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Ranitidine Does Not Increase the Risk of Cancer, Study Suggests – Renal and Urology News

Ranitidine does not pose an increased risk of cancer when compared to other histamine-2 receptor antagonists (H2RAs), according to a study published in JAMA Network Open.

For this study, researchers analyzed data from health claims and electronic health record databases in the United States, United Kingdom, Germany, Spain, France, South Korea, and Taiwan.

The study included more than 1.1 million individuals who were at least 20 years of age, had no history of cancer, and who used H2RAs for more than 30 days between January 1986 and December 2020. The cohort included 909,168 new users of ranitidine and 274,831 new users of other H2RAs.


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The crude incidence rate of cancer was 14.30 events per 1000 person-years among ranitidine users and 15.03 events per 1000 person-years for users of other H2RAs.

After propensity score matching (n=217,406 in each group), the risk of all cancers was similar with ranitidine and other H2RAs — 18.11 and 17.82 per 1000 person-years, respectively (hazard ratio [HR], 1.04; 95% CI, 0.97-1.13; P =.24).

For all cancers excluding nonmelanoma skin cancer — the primary outcome — the risk was similar with ranitidine and other H2RAs — 15.92 and 15.65 per 1000 person-years, respectively (HR, 1.04; 95% CI, 0.97-1.12).

When the researchers looked at individual cancers, they found no association between ranitidine and an increased risk of leukemia or breast, prostate, lung, colorectal, bladder, liver, pancreatic, stomach, thyroid, uterine, ovarian, esophageal, gallbladder and biliary tract, cervical, or lip/oral cavity/pharynx cancers.

The researchers also looked at the primary outcome — all cancers excluding nonmelanoma skin cancer — across databases and regions. They found no significant differences in risk between the ranitidine and H2RA groups in the AmbEMR (HR, 1.00; 95%CI: 0.97-1.03) and CUIMC (HR, 0.97; 95%CI, 0.87-1.08) databases. However, ranitidine use was associated with a higher risk of the primary outcome in the SIDIAP (HR, 1.16; 95% CI, 1.01-1.34) and NHIS-NSC (HR, 1.11; 95% CI, 1.02-1.20) databases.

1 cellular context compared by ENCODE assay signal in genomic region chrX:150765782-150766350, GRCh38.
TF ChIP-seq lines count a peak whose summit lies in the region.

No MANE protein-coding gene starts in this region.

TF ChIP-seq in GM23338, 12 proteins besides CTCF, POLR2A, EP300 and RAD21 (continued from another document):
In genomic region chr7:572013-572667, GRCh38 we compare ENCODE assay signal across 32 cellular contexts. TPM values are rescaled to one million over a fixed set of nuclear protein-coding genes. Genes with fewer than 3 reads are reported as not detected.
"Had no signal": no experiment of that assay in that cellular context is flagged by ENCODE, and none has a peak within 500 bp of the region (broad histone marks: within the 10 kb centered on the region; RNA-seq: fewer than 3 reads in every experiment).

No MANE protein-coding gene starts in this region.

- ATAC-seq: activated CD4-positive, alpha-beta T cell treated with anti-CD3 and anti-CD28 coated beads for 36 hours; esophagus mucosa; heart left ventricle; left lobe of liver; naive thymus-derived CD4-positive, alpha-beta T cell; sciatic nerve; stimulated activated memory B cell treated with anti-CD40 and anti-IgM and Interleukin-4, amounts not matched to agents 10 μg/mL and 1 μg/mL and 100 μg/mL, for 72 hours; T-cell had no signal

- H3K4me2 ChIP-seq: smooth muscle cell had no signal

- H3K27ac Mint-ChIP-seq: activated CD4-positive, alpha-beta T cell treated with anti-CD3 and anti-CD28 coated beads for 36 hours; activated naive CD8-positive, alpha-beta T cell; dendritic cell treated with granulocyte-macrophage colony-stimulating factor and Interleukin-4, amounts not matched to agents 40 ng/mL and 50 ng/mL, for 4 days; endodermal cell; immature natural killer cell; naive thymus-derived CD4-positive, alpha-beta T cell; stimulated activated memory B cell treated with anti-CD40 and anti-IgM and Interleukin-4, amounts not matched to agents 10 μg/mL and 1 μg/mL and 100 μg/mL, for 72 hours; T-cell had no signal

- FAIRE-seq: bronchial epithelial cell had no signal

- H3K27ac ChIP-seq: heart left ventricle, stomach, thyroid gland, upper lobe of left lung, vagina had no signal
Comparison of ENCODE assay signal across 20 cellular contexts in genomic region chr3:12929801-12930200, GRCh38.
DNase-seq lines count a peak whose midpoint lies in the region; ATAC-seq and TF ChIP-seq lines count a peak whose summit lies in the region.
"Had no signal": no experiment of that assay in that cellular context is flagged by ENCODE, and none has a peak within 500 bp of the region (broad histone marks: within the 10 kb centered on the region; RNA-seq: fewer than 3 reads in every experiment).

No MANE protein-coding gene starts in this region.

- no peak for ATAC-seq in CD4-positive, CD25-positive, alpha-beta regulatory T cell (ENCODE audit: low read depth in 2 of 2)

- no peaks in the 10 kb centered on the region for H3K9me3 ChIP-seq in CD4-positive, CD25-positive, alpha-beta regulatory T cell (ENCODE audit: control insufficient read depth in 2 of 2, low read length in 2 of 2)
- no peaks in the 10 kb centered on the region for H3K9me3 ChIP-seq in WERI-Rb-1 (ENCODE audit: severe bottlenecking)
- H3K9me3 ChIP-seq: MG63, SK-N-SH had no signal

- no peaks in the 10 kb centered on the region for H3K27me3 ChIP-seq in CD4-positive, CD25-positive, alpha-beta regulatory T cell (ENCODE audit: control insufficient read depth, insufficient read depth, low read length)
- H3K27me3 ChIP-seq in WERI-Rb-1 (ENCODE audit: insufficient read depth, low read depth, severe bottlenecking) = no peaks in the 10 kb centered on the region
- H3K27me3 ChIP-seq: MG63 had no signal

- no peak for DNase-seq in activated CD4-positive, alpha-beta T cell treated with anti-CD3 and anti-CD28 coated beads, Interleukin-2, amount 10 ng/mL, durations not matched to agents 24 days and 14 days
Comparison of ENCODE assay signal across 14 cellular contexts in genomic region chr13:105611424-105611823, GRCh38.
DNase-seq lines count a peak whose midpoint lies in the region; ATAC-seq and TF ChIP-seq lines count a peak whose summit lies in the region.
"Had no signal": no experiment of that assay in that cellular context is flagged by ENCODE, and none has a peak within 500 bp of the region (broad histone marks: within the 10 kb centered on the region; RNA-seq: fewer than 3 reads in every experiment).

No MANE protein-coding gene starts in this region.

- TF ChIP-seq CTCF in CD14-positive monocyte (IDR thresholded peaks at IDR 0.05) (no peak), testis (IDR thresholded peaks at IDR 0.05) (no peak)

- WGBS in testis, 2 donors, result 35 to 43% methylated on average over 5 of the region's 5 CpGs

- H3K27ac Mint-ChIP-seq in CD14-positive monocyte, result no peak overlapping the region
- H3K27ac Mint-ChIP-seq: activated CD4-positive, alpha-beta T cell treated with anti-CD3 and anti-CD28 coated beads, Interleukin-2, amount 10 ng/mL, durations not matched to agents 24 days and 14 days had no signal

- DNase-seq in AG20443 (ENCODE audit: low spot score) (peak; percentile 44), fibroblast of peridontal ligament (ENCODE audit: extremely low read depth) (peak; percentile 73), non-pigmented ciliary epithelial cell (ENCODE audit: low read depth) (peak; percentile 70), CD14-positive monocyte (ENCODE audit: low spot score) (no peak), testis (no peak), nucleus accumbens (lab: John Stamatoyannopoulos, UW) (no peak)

The risk of all cancers excluding nonmelanoma skin cancer was not significantly higher with ranitidine in the primary meta-analysis of results from 4 databases (HR, 1.04; 95% CI, 0.97-1.12) or in the meta-analysis of results across 11 databases (HR, 1.03; 95% CI, 0.99-1.08).  

In addition, a subgroup meta-analysis showed no significant difference in the risk of the primary outcome between ranitidine users and other H2RA users in the US (HR, 1.00; 95% CI, 0.97-1.03) or Europe (HR, 1.09; 95% CI, 0.99-1.19). However, the risk of the primary outcome was higher among ranitidine users in Asia (HR, 1.09; 95% CI, 1.02-1.18).

“These findings suggest that a history of ranitidine use is not associated with an increased risk of cancer compared with use of other H2 receptor antagonists, but further research is needed on the long-term effects of ranitidine on cancer development,” the researchers concluded.

Disclosures: Some study authors declared affiliations with biotech, pharmaceutical, and/or device companies. Please see the original reference for a full list of disclosures.

Reference
You SC, Seo SI, Falconer T, et al. Ranitidine use and incident cancer in a multinational cohort. JAMA Netw Open. Published online September 19, 2023. doi:10.1001/jamanetworkopen.2023.33495

This article originally appeared on Cancer Therapy Advisor